I try things, but I don’t share it all with the world, because not everyone deserves to see it. I have a right to pleasure and enjoyment, but I’m rather selective about who I allow into that part of my life. It already feels vulnerable enough, and if I’m going to make it public, there has to be a purpose. I reject shame, and making anyone else feel that way merely because we’ve had different experiences.

Cultivate a sense of Adventure

I adore exploration; There’s something romantic about getting on a train or a plane and wondering what the day holds, who I might meet, and how it would change my life for the better. The recovery time might take longer, and I have to priortize rest and relaxation in the same way I do having a social life. All I can say for sure at the moment is figuring out how to do both is ongoing.

My family and I had to delay a vacation due to the pandemic, and then ended up making it happen almost a year later. It took a lot of balance with making lists and doing research, while still trying to roll with whatever was out of my hands (especially in terms of weather). I’m still a work in progress in regards to asking for what I want, and claiming victory in speaking up and putting something out there. This is especially true for me in relationships, both personally and professionally.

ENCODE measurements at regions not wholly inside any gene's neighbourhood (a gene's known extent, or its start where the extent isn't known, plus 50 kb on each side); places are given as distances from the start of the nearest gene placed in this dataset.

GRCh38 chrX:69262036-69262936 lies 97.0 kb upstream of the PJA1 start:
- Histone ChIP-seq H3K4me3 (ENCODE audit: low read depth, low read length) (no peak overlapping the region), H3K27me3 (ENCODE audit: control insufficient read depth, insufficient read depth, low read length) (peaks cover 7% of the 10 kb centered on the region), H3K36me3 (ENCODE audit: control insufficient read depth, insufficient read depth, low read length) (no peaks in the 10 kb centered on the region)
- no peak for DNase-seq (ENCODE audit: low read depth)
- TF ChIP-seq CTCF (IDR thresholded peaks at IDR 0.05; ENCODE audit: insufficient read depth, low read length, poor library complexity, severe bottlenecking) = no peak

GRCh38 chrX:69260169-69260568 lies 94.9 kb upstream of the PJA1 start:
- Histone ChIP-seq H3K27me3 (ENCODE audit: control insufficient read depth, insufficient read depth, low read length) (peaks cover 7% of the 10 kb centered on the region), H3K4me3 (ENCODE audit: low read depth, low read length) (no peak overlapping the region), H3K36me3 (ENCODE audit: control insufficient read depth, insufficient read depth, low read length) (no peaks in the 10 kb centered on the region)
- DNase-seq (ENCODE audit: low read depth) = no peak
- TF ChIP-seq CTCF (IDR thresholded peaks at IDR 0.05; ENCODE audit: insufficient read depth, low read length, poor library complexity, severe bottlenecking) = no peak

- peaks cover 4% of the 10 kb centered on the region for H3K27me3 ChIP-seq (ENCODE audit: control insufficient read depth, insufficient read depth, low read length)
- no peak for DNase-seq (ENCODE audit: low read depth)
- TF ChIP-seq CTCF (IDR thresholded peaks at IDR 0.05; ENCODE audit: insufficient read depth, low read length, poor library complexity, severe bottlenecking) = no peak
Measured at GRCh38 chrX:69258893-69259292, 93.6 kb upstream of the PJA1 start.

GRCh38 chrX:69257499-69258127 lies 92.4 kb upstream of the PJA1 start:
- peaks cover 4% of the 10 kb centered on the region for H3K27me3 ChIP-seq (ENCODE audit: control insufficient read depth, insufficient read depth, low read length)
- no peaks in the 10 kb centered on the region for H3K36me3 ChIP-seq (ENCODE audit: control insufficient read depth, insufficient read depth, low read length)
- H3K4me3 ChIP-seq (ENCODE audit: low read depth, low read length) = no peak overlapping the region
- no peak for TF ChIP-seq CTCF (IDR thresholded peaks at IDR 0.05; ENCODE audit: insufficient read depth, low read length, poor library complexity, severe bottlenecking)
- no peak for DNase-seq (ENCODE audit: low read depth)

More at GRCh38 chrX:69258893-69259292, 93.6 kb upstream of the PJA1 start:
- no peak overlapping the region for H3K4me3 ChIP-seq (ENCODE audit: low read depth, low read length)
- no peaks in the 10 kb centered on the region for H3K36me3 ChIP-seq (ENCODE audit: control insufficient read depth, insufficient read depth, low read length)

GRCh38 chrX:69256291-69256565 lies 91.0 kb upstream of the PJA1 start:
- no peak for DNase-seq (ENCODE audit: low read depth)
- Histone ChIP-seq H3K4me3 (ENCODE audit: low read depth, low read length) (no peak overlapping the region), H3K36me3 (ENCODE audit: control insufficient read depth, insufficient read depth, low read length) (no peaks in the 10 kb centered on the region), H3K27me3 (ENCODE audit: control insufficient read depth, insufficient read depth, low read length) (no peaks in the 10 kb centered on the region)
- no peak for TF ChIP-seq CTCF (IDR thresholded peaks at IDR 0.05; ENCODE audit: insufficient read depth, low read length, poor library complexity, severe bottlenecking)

It’s the kind of curiosity, vision, and creativity that has carried me through a lot of hills and valleys in life, even more so in this last year. 

Move. Dance. And Don’t Worry So Much 

Movement is a gift, and one that I often take for granted. I love to dance, regardless of speed, and despite never having concentrated on one specific type. At times I’m hyper-aware of the way others might watch me, which is why I’ve never been keen on taking classes (due to the impulse of self-comparison and criticism, wondering why I feel like I could but can’t seem to do it like those around me). But when I’m with people, when the lights go down low and the music is loud, I give myself full permission to go all out.. Sometimes I’ll start in on it without fully realizing what’s happening. Sometimes I’m in church, and sometimes I’m on a sticky dance floor surrounded by old-school paneled walls holding memories that could span decades. 

I’m going to a wedding in a couple of weeks, and I haven’t been part of a crazy party since my birthday back in 2019. I’d like to think I’d kick my shoes off and completely let go, or maybe ease back into it, depending on what the vibe is. But I will be in my element, and I will try not to overthink anything. 

Sip and Savor